Digital design for pharmaceutical product and process development
New digital design and manufacturing techniques offer pharmaceutical manufacturers the possibility of a systems-based, digital approach to substantially streamline their design, development and manufacturing processes. The ADDoPT collaborative consortium has been working to explore how emerging process understanding and predictive models can be applied and embedded within industrial workflows to enhance decision making and accelerate development.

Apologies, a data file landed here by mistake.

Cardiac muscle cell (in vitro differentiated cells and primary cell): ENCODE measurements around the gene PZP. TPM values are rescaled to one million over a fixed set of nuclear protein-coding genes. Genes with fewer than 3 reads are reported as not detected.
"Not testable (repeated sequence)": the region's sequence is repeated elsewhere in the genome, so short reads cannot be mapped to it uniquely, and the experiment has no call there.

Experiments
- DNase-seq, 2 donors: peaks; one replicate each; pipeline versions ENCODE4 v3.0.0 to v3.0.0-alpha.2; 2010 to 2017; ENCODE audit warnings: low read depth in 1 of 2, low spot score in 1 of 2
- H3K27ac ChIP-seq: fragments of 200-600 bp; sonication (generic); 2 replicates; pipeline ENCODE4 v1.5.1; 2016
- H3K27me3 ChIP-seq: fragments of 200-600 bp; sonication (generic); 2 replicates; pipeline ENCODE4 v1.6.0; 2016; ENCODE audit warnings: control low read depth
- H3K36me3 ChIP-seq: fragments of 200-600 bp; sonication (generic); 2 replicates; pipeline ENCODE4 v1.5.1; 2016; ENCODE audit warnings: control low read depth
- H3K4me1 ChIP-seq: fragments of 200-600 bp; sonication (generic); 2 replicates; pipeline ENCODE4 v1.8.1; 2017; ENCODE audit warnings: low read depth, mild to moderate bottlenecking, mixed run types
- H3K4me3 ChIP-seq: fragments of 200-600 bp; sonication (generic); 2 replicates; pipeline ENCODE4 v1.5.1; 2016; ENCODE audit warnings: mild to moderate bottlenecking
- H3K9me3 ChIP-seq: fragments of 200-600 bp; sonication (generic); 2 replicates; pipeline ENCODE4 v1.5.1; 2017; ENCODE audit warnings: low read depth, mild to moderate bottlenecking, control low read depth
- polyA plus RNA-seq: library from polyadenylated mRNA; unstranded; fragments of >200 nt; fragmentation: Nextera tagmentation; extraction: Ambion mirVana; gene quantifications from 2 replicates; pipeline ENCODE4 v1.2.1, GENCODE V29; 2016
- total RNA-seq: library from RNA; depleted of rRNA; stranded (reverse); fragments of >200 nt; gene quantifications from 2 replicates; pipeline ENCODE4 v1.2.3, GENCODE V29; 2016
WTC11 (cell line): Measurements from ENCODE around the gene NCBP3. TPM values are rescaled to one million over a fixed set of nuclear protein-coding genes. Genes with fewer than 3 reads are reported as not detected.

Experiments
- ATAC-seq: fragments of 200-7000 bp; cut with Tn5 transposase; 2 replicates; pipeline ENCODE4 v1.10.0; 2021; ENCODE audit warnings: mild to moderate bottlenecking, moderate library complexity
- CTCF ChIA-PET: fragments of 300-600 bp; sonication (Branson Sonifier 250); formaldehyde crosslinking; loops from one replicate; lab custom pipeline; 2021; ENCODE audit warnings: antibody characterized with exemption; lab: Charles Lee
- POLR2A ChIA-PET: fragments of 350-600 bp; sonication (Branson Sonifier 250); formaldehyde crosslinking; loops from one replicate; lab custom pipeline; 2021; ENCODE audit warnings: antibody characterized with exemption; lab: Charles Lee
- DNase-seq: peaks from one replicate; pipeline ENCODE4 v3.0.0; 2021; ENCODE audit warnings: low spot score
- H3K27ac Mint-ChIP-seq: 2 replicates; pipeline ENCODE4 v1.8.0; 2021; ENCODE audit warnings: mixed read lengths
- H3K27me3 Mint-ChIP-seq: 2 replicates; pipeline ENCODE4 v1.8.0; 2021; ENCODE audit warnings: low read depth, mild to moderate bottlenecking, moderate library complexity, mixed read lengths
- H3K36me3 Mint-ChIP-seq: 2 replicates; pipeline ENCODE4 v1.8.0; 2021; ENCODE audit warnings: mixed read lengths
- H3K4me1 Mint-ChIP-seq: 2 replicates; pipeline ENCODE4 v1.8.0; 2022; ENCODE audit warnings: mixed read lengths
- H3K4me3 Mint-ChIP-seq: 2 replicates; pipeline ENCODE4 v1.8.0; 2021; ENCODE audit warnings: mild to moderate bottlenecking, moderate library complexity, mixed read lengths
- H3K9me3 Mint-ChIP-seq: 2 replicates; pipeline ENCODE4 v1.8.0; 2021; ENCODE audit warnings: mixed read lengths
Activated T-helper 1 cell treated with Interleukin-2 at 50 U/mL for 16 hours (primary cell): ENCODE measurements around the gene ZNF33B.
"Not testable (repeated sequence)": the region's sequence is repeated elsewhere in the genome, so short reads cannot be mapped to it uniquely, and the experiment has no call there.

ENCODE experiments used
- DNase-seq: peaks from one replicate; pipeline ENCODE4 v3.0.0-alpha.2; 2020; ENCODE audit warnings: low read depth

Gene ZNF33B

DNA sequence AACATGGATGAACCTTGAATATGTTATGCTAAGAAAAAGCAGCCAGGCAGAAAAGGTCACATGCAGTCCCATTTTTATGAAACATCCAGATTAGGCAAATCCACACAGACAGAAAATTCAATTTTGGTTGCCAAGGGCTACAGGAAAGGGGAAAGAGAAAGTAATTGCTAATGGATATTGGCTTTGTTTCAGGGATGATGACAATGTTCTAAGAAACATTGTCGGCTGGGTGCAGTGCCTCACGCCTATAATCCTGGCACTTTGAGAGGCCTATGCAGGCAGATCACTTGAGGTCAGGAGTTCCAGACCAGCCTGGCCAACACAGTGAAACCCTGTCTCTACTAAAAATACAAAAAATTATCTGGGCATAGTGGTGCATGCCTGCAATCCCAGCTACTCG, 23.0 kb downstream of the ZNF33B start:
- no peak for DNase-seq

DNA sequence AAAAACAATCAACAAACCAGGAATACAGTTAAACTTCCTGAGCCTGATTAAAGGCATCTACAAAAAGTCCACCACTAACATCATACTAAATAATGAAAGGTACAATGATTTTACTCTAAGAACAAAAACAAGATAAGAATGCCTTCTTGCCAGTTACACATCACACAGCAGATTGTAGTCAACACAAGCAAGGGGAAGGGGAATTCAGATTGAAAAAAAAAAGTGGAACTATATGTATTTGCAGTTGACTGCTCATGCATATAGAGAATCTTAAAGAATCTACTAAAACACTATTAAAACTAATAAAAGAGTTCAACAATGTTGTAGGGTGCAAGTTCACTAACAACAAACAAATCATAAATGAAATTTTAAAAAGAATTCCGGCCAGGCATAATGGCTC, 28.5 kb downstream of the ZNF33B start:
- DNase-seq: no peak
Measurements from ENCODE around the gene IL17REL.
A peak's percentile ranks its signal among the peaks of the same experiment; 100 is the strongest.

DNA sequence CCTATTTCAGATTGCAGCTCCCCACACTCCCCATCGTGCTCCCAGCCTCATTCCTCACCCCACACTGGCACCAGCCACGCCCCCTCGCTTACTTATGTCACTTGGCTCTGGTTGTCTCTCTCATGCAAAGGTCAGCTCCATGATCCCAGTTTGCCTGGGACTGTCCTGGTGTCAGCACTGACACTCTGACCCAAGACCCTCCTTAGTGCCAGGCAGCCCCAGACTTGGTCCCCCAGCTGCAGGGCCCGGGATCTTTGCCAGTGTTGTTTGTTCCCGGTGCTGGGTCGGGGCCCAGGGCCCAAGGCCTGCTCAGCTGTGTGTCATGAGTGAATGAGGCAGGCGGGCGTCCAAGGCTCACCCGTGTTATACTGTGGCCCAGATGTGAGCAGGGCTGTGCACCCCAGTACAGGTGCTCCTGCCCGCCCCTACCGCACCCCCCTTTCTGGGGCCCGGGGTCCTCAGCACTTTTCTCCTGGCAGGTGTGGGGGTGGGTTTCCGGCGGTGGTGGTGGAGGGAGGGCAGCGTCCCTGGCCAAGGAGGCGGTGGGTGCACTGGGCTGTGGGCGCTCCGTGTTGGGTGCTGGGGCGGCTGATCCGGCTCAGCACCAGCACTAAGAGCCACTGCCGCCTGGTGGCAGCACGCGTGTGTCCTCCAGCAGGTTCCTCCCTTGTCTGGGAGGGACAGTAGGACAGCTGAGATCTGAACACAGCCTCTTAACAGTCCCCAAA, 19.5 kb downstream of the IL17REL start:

IN AN INCREASINGLY digitalised world, it is evident that pharmaceutical manufacture is still built on heuristics. Process and product development is mostly achieved by “making and testing”, development cycles are long and processes efficiency is sub-optimal. As the sector transitions from the era of “blockbuster” drugs and market expectations change with the drive towards personalised medicines, sector leaders clearly recognise the need to transform the capability, flexibility and speed of their development workflows and supply chains. ADDoPT1 (Advanced Digital Design of Pharmaceutical Therapeutics) is a major UK-based supply chain project established in response to the challenges faced by the industry. The four-year, £20.4m government-industry-academia collaboration has enabled partners from across the pharma value chain to define a system for top-down, knowledge-driven digital design and digital operation for drug products and their manufacturing processes. The aim is to integrate a wide range of predictive models and insight from industrial case studies at four major pharmaceutical companies, allowing more targeted future experimentation, a better understanding of risk and subsequent improved design and scale-up for robust products and processes. In the words of the former chair of the Medicines Manufacturing Industry Partnership, ADDoPT’s objective is to “create virtual medicine manufacturing systems to make sure they are effective and efficient before creating them in the real world”.2